Rufus Wainwright's 15-year recording career has, at times, been brilliant and utterly unique.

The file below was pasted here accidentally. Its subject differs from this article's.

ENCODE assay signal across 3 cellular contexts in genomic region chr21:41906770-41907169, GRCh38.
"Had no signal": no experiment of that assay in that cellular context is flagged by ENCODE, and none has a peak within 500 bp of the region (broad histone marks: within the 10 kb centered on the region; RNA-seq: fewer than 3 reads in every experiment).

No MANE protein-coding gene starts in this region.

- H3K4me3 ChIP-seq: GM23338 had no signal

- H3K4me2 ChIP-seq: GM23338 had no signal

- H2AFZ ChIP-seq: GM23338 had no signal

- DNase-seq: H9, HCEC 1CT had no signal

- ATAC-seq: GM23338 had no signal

Rufus Wainwright’s 15-year recording career has, at times, been brilliant and utterly unique — utilizing the singer’s personal idiosyncrasies as fuel for grandiose statements of artistic intent. He has always maintained a distinct voice as a pop songwriter, blending elements of opera, cabaret, folk rock and orchestral music into a fully-realized sound and vision. But Wainwright has consistently tempered his successes (2001’s “Poses,” standing greatest among them) with indulgent exercises (“Release The Stars”), bizarre conceptual turns (“All Days Are Night: Songs for Lulu”) and a charming, if unnecessary set of live albums (“Rufus Does Judy at Carnegie Hall,” “Milwaukee at Last!!!”).With new release “Out of the Game,” Wainwright returns to whip-smart, pop craftsmanship with a few stylistic upgrades courtesy of U.K. super-producer Mark Ronson. The music is very much in the Wainwright wheelhouse, but with more direction and focus than anything he’s done in years. Saturday’s concert at the Orpheum drew heavily from “Game,” and fleshed out a selection of well-worn material with powerful full-band arrangements. As the lights dimmed, Wainwright took to the stage and launched into an a capella rendering of “Candles.” The power and dynamic range of his voice allowed for the melody to grow and shift through eight minutes of repetition, while slowly unfolding some of the best lyrical work from the new album. As the last bit of melody died out, the stage lights snapped on revealing Wainwright dressed in a tuxedo coat with tails and a set of sparkling gold pants. He and his band — all donning dark sunglasses — immediately dug into the retro lite-pop of “Barbara.” Most of the new album cuts are steeped in a ’70s soft rock blend of lightly-effected guitars, strutting drum beats and sweetly sentimental melodies. During the set, these tunes contrasted well with the more emotional, ambitious material of Wainwright’s past. “Song of You,” a waltzing doo-wop number, sat perfectly alongside the pentatonic exoticism of 2001’s “Greek Song.” The shuffling funk of “Perfect Man” was met by a delicately stripped down reading of “One Man Guy,” which saw Wainwright trading verses with guitarist Teddy Thompson and backing singer Charysse Blackman. Though very much focused upon the straightforward pop of his new record, the evening began to drag during its middle section. A lack of sonic contrast and a handful of lilting ballads made for a musical palette that was sleepy and, at times, downright boring. After this forgettable detour, Thompson and backing vocalist Krystle Warren performed a moving, two-song tribute to Wainwright’s mother, songwriter Kate McGarrigle, who died two years ago. As the evening came to a close, Wainwright took to the stage for a selection of solo piano renditions mixed in with a few full-band tunes. “The Art Teacher,” McGarrigle’s “On My Way to Town” and the set-closing “Poses” were breathtaking examples of the sheer talent Wainwright is capable of exhibiting on his own. In many ways, these solo renditions trumped all of the concert’s prior pomp and circumstance, revealing all of his strengths without dilution or distraction.